5. Overview of the Style -
The Hague School of Dutch Art refers to a Mid to Late 19th Century style of painting that incorporated dark, almost gloomy, colors. Because of its reliance on various shades of grey, this artistic style is also known as the Grey School. Most of the paintings use landscapes and everyday scenes common to the Netherlands as inspiration, which includes windmills, farmers, ships, fishermen, and sea views.
4. History and Development -
The Hague style began to take shape around 1860, three decades after the Romantic Period of Dutch painting. Some of the best Romantic artists focused on landscapes as well and went on to teach at the Hague School of Art. The lessons during this time focused on drawing rather than painting and many students, who would go on to become famous Grey School painters, decided to supplement their classes elsewhere.
At a National Exhibition in Brussels, Gerard Bilders displayed several paintings with a grey overcast tone, which became the basis for the Hague School. He introduced this style to some friends who had gone to paint the landscape near Oosterbeek village. In the late 1860s and early 1870s, the group of friends began moving to the The Hague. Here, they worked closely together and when one person had an exhibition invite, he would make sure that everyone in the group was able to submit a piece of work as well. In this way, the grey tonality of the Hague School became recognized. The term Hague School was first used in 1875 as a way to describe the mood of these paintings. This was exactly the intent of the artists, to focus on the mood of the atmosphere rather than portraying the landscapes as they were seen.
3. Notable Artists and their Works -
Gerard Bilders was one of the most notable of the Hague School artists, as well as the first to use the grey tonality and somber mood. Many of his paintings centered around pastures and cattle. Some of the most recognizable include Cows at a Pond, Meadow near Oosterbeek, and Cows in the Pasture.
Jacob Maris is known as one of the most important Dutch landscape painters of the latter 19th Century. Some of his most famous works include Ship on the Scheveningen Beach, Village near Schiedam, and The Windmill. Each of these paintings reflects the serious, dark mood of the Hague School style.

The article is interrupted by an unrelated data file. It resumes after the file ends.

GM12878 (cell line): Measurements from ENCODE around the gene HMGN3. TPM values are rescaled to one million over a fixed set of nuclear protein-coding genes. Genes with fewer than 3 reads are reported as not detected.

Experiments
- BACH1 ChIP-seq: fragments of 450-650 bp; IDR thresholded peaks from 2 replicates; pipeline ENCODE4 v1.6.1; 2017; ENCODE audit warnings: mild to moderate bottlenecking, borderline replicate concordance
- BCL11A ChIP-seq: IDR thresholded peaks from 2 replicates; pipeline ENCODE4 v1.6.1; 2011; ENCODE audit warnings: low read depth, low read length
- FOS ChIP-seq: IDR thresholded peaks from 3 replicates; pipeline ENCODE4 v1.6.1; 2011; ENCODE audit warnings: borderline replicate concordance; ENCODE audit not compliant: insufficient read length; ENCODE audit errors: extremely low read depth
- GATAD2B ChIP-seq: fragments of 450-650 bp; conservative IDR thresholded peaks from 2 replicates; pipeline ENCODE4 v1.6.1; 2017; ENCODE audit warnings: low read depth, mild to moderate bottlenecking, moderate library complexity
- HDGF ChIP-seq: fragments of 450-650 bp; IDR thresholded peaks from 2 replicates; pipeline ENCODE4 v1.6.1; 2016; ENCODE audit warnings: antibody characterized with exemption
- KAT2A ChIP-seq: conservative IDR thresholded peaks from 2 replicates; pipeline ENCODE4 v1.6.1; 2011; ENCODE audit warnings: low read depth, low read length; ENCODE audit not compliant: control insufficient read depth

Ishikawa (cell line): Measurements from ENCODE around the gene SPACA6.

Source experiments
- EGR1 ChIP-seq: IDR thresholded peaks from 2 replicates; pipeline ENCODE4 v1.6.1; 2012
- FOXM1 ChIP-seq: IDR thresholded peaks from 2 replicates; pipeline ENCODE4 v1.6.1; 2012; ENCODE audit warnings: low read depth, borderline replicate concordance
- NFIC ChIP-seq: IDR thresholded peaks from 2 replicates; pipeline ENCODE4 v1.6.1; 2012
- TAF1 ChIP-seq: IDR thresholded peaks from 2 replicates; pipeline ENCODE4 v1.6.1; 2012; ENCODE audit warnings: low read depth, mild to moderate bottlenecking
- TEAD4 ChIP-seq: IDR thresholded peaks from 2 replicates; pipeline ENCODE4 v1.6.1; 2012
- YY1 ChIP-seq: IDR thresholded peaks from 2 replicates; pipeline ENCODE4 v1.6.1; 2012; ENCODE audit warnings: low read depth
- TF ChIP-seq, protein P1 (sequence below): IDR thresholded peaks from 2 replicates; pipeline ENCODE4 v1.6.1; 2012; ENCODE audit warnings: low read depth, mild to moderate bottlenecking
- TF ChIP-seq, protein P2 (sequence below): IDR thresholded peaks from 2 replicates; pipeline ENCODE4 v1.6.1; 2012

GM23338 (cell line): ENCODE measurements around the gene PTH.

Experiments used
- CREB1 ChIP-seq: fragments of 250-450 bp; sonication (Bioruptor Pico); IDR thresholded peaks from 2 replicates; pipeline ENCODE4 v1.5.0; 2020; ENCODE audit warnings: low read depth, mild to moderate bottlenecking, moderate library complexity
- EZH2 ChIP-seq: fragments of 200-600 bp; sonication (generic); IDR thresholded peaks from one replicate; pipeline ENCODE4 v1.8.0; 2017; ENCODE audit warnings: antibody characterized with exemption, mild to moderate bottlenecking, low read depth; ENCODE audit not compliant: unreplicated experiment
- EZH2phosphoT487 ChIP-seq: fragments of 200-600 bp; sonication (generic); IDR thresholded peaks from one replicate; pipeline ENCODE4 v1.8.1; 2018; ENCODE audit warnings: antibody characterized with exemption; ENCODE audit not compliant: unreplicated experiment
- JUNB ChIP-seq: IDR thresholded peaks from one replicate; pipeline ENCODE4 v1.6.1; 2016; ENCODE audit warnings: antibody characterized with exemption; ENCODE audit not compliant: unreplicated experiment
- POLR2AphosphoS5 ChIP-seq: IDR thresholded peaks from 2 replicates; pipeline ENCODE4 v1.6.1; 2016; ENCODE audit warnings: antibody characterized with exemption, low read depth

Other notable Hague School artists included Hendrik Willem Mesdag, Anton Mauve, and Lambertus Hardenberg.
2. Decline and Subsequent Successive Movements -
By the mid-1880s, the Hague School began to drift apart as the city it was based from started to grow and develop. The artists sought other landscapes to paint, outside of The Hague. Additionally, other artists began focusing their works on different subject matters. For example, the interior of country homes became popular rather than country and seaside landscapes. Those artists who remained in the city began to focus on urban life, which later became the Amsterdam Impressionism. Still others began to incorporate brighter paints in their works.
1. Legacy -
As previously mentioned, the Hague School of Dutch Art movement developed into the Amsterdam Impressionism style. Eugene Boudin of the Impressionism art movement later went on to teach Claude Monet. This style developed into Post-Impressionism and the use of abstract shapes and cubism. This style was made most famous by Vincent Van Gogh, who was trained by the Hague School artist Anton Mauve.